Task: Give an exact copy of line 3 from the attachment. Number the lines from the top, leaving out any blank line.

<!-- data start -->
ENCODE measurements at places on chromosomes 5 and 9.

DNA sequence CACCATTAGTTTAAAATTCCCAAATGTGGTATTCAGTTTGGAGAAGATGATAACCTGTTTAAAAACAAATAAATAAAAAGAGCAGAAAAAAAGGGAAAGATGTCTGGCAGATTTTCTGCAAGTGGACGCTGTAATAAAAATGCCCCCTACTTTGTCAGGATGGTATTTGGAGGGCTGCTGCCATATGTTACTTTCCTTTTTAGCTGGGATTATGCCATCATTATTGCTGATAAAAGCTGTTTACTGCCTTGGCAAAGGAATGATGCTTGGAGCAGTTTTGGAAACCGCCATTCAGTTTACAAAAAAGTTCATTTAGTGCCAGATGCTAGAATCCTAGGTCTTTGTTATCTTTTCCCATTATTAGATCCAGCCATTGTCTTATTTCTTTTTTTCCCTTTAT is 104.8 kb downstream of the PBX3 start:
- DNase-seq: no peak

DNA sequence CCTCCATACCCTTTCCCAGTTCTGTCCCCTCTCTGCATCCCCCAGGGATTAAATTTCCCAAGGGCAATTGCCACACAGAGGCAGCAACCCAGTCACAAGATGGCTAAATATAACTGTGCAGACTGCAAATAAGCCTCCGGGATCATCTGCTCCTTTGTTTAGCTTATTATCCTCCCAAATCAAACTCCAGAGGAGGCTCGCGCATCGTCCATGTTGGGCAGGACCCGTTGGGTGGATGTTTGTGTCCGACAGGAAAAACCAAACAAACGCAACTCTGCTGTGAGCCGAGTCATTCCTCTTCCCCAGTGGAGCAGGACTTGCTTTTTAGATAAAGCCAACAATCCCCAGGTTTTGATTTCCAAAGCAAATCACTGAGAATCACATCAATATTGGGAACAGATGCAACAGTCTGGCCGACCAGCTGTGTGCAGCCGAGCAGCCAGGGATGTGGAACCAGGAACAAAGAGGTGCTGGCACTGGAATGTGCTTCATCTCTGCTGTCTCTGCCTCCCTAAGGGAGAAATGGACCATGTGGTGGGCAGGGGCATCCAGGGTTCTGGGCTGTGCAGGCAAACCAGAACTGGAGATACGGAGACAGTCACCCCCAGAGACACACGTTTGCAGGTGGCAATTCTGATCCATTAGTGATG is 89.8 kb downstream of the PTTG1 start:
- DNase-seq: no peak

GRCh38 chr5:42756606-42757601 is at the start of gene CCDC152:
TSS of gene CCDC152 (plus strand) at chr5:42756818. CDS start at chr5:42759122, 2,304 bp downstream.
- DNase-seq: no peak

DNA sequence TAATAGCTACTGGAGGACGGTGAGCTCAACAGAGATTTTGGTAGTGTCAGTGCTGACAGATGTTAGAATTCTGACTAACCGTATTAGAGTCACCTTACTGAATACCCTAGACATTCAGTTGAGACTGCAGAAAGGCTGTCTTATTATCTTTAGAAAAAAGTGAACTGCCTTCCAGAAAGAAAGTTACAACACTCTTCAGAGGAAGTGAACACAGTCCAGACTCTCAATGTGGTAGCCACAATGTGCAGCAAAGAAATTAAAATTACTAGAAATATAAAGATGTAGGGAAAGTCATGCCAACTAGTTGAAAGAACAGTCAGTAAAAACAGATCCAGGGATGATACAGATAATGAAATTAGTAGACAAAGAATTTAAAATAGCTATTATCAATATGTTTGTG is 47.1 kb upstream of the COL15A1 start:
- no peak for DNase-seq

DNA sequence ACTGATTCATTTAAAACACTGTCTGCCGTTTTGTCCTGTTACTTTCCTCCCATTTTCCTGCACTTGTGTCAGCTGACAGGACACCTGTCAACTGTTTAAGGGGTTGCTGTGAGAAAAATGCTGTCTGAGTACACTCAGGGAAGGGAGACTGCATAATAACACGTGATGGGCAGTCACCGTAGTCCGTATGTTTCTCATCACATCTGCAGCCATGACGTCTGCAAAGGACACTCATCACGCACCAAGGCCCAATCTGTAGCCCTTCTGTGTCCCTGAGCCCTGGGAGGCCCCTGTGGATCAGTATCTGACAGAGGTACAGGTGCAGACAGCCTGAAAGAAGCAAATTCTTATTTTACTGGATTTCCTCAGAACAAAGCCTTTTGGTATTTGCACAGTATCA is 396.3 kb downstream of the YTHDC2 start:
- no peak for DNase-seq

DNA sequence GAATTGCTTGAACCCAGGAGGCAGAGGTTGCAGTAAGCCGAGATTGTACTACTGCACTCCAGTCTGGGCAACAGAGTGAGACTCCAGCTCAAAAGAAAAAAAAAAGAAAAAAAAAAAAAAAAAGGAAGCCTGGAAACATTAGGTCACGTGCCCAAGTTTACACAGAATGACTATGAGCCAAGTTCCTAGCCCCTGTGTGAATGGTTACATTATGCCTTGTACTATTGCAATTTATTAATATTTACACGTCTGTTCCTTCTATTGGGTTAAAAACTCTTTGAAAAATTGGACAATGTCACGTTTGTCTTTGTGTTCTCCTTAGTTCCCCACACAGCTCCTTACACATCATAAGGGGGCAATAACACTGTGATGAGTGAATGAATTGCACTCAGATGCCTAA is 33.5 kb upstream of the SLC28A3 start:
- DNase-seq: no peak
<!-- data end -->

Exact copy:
- DNase-seq: no peak